Have you ever noticed, whenever someone pens one of those articles listing the most influential books of the second half of the 20th century, how worthy the titles are? You’ll usually find books like Harper Lee’s To Kill A Mockingbird, Solzhenitsyn’s The Gulag Archipelago, Richard Bach’s Jonathan Livingston Seagull or E. M Forster’s Maurice, published in 1971, a year after the author’s death. But no one ever mentions influential books I suspect people were actually reading in large numbers, Peyton Place, Jacqueline Susan’s Valley of the Dolls, Mario Puzo’s The Godfather or the subject of today’s Pulp Friday offering, the novels of Harold Robbins.
Growing up in the 1970s, when popular culture was still mass rather than the niche individual choice it is increasingly now, Robbins was still a big deal. I don’t know about your household, but prominently placed amongst the Alistair Maclean and Ian Fleming thrillers, Desmond Morris’s The Naked Ape and Erich von Daniken’s 1968 sensation, Chariot of the Gods, were a large number of paperback books by Robbins.
Robbins has been called ‘the godfather of the airport novel’ and the ‘Onassis of supermarket literature’. He wasn’t a good writer by any stretch of the imagination but starting with his debut novel, Never Love A Stranger, in 1948, he produced fast paced, meaty narratives with larger than life characters, corporate executives and adventurers, accompanied by lashings of drama and explicit sex.
I have been reading Andrew Wilson’s biography of the writer, Harold Robbins: The Man Who Invented Sex. Robbins is largely forgotten now and his books, particularly their depiction of gender relations, are pretty dated. But Wilson’s book is a fascinating glimpse into just how big a cultural and publishing phenomenon Robbins was, particularly in the 1960s.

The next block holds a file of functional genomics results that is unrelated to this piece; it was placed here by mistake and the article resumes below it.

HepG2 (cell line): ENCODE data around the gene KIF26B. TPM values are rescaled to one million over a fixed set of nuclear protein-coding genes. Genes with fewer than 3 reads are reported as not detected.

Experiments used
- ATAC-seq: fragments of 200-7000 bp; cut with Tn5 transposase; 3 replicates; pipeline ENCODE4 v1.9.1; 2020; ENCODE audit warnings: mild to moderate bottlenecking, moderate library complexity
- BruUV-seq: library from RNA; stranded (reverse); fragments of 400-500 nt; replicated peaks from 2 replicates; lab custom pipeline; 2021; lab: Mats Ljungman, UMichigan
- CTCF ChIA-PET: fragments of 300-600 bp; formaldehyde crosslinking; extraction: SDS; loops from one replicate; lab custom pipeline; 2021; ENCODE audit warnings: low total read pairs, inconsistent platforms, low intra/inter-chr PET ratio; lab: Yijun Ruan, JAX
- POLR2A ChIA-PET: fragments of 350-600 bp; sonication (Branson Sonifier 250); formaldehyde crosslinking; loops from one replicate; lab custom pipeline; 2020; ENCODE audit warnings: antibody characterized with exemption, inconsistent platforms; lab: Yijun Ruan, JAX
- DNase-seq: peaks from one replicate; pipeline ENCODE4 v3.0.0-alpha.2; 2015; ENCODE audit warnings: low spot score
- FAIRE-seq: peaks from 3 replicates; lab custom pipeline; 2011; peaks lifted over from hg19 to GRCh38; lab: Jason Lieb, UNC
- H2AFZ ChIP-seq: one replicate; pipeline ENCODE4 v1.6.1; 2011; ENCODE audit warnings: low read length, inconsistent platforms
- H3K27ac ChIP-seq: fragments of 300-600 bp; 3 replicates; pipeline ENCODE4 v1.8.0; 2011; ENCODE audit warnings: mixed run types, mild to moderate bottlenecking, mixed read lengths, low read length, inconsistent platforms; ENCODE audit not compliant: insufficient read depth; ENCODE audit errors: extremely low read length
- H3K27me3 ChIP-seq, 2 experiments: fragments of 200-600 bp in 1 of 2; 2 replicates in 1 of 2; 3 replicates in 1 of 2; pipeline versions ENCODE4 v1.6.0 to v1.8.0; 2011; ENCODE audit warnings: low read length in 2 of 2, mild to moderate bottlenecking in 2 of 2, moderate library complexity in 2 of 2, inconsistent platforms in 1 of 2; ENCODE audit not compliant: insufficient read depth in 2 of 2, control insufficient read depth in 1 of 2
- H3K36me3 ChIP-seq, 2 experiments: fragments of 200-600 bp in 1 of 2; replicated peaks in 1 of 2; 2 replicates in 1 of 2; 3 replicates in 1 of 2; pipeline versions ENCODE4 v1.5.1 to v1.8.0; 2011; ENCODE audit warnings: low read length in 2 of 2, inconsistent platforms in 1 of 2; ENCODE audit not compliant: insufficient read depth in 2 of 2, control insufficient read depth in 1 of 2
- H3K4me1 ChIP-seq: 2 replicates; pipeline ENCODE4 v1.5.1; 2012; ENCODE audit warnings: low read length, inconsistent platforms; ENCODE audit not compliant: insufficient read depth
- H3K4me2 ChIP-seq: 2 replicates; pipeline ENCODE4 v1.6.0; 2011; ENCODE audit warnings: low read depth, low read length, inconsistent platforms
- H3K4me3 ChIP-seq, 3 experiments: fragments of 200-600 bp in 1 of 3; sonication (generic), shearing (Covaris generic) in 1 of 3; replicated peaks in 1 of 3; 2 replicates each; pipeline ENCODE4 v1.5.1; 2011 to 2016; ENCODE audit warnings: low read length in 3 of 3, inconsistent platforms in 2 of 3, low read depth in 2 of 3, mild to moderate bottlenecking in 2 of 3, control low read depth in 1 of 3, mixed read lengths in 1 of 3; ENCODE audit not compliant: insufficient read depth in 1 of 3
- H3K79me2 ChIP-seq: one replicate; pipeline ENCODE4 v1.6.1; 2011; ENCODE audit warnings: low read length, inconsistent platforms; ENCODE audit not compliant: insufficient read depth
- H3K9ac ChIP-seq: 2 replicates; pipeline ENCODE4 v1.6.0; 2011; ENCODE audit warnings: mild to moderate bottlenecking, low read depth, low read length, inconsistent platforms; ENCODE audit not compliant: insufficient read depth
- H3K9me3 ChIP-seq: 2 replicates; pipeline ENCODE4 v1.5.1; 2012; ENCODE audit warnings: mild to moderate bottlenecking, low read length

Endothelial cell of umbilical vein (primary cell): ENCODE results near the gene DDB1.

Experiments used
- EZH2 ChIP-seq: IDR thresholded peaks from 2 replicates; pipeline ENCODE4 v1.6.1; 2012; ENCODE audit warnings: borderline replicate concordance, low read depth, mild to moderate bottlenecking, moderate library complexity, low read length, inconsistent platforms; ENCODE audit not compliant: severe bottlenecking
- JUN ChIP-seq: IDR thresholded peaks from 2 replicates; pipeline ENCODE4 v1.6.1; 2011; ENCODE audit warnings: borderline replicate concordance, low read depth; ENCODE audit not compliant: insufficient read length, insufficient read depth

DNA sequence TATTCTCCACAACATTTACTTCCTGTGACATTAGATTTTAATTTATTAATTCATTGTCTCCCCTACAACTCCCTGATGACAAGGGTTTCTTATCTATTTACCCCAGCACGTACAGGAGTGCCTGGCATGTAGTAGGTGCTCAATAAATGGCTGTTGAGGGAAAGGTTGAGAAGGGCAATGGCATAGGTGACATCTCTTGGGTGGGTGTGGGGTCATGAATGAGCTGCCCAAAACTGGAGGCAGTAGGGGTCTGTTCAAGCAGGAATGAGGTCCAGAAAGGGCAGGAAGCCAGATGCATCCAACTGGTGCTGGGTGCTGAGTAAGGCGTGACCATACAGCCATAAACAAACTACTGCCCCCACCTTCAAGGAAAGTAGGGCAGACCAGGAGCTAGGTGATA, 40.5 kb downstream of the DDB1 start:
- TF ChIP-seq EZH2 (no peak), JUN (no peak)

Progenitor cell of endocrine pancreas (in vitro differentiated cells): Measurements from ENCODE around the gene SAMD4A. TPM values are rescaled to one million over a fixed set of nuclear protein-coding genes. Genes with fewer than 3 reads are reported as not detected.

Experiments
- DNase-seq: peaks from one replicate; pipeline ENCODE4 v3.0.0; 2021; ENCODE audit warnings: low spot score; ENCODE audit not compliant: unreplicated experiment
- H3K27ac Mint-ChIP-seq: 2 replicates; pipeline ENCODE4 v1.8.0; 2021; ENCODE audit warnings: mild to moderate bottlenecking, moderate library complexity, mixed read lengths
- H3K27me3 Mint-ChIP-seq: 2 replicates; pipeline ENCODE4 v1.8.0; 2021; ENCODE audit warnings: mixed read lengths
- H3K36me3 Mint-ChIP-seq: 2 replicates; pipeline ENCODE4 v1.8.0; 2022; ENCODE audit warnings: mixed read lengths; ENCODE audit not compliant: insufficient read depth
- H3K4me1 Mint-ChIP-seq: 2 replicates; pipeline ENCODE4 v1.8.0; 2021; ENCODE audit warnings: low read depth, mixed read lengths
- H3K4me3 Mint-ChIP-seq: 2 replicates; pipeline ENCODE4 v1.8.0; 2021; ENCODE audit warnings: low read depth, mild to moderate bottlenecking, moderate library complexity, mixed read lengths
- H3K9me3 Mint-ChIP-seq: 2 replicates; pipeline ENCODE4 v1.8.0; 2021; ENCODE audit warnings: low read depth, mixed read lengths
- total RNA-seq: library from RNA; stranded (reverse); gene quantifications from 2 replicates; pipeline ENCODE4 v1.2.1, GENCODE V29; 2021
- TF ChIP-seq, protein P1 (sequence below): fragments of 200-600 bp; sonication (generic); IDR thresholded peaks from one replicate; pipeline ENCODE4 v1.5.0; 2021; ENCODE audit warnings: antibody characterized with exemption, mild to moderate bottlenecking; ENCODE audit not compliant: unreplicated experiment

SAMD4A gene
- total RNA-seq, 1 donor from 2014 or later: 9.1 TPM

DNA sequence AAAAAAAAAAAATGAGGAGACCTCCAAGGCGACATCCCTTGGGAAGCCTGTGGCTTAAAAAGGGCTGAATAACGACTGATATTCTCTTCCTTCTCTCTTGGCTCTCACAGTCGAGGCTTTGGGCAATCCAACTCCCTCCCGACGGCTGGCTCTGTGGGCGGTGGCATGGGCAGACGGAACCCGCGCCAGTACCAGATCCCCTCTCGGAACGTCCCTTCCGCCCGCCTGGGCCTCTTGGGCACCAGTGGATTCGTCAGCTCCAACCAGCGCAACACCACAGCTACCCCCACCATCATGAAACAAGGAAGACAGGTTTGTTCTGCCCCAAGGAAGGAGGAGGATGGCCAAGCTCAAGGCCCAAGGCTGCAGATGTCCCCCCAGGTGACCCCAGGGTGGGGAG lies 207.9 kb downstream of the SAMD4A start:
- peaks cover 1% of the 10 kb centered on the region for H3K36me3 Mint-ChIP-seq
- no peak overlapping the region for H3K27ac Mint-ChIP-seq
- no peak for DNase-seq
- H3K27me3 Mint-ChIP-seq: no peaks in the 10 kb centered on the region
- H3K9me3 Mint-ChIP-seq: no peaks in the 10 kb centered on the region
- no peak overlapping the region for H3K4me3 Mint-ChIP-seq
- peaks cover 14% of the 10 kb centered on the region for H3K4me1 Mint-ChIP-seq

Robbins epitomises the gradual breakdown between high and low culture that took place in the 1950s and 1960s. His books were essentially pulp but he was such a big seller, even established literary hard cover publishers fell over themselves to add his books to their lists, even if they did insist on editing out a lot of the graphic sex and language in his manuscripts.
He was unashamedly commercially minded. “Hemingway once asked me what my literary ambitions where,” Robbins reportedly once said. “I told him ‘wealth’.” This story, like so many aspects of Robbins’ own account of his life, could’ve have been made up by the author. But it is an accurate depiction of Robbins’ approach to writing. He was one of the first authors to realise that publicising a novel was just as import as writing it, and he toured American promoting his novels like a rock star. It is estimated his books have sold 750 million copies, more than J K Rowling. A number of his books were made into movies. He made a huge amount of money and blew it all on a louche jet set lifestyle that mirrored the characters in his books.
As Wilson’s biography make clear, Robbins not only took advantage of liberalising attitudes to sex, he helped push them, and was as much a part of the sexual revolution as Playboy magazine and the pill. The author’s genius as a writer of popular fiction was to anticipate the demands of his readers and what they wanted to read. And what they wanted to read about was sex. I am sure I’m not the only person who has memories from their early teens of flicking through their mum and dad’s Robbins’ novels looking for salacious passages. One never had to spend long looking, as the books were chock full on sex scenes.
The following selection of covers from Robbins’ books, sourced from the Internet and my own collection, is an interesting snap shot of the evolution of popular paperback cover art from the 1950s to the 1970s.